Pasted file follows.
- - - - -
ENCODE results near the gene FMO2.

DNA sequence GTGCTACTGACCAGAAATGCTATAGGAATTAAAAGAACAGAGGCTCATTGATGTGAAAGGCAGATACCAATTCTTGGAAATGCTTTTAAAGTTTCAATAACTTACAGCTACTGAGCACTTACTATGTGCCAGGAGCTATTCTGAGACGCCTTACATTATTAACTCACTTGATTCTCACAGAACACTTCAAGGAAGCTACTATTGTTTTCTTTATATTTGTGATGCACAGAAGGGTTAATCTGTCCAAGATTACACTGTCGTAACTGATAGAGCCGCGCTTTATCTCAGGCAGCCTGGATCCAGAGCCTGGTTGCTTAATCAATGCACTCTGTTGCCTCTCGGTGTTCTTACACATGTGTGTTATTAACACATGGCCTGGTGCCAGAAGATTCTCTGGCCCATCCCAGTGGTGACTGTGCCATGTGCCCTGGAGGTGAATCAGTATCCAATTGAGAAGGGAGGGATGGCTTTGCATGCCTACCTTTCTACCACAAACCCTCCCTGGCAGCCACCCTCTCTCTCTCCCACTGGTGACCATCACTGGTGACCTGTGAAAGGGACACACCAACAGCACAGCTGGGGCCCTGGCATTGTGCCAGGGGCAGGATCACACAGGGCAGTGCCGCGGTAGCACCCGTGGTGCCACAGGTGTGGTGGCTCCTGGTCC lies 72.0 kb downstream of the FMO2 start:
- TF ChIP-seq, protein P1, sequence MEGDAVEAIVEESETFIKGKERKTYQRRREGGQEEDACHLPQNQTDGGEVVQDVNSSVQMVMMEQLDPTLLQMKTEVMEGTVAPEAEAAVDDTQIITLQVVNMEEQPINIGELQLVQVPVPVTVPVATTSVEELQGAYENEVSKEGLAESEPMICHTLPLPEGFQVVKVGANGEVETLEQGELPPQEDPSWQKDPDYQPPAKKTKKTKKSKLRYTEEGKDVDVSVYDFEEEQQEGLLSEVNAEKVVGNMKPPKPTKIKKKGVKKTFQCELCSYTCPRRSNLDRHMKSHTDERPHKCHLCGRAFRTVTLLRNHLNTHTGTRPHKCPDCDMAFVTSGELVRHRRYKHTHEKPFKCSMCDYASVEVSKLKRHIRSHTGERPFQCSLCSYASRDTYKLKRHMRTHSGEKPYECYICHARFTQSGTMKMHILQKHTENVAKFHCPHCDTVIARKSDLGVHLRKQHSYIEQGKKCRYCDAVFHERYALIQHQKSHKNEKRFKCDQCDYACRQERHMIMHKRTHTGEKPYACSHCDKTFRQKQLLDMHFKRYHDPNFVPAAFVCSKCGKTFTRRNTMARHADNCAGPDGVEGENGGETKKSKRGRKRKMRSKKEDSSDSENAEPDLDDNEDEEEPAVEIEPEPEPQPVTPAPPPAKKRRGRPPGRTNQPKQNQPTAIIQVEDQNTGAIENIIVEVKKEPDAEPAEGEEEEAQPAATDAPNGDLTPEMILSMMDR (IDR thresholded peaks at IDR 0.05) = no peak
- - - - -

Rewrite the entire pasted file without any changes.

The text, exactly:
ENCODE results near the gene FMO2.

DNA sequence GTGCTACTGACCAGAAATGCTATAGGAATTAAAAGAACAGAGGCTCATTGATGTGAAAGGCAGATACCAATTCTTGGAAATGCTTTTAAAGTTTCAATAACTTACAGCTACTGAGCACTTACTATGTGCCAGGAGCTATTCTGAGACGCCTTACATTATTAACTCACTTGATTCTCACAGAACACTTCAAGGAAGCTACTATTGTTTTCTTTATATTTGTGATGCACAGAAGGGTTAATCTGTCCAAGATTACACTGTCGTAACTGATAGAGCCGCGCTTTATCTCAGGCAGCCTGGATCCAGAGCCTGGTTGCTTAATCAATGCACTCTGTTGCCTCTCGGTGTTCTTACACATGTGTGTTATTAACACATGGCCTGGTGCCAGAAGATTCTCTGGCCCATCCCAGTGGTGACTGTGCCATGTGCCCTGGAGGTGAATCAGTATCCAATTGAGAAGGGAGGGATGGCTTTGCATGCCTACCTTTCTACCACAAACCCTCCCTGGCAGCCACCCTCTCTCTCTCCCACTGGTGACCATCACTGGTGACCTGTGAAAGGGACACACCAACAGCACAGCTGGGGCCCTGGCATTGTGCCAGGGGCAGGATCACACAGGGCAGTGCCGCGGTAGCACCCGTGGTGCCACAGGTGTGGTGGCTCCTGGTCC lies 72.0 kb downstream of the FMO2 start:
- TF ChIP-seq, protein P1, sequence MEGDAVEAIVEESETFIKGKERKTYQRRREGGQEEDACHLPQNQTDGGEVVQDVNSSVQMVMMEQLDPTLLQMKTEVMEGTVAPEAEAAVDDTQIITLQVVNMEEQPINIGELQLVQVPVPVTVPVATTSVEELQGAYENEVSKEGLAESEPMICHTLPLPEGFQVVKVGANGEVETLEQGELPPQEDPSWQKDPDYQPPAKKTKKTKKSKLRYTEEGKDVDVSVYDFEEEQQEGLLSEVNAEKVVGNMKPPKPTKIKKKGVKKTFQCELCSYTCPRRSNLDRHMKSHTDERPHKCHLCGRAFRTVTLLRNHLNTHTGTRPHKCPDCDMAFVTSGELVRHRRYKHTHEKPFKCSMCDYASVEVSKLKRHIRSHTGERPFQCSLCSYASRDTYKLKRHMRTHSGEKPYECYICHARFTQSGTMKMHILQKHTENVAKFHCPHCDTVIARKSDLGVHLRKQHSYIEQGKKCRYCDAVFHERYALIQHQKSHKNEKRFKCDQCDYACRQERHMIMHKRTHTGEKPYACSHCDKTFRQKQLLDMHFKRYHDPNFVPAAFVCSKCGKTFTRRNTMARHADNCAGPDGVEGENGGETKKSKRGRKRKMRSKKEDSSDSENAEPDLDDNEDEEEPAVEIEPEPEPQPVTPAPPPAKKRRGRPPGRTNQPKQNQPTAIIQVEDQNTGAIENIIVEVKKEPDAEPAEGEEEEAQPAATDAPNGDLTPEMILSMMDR (IDR thresholded peaks at IDR 0.05) = no peak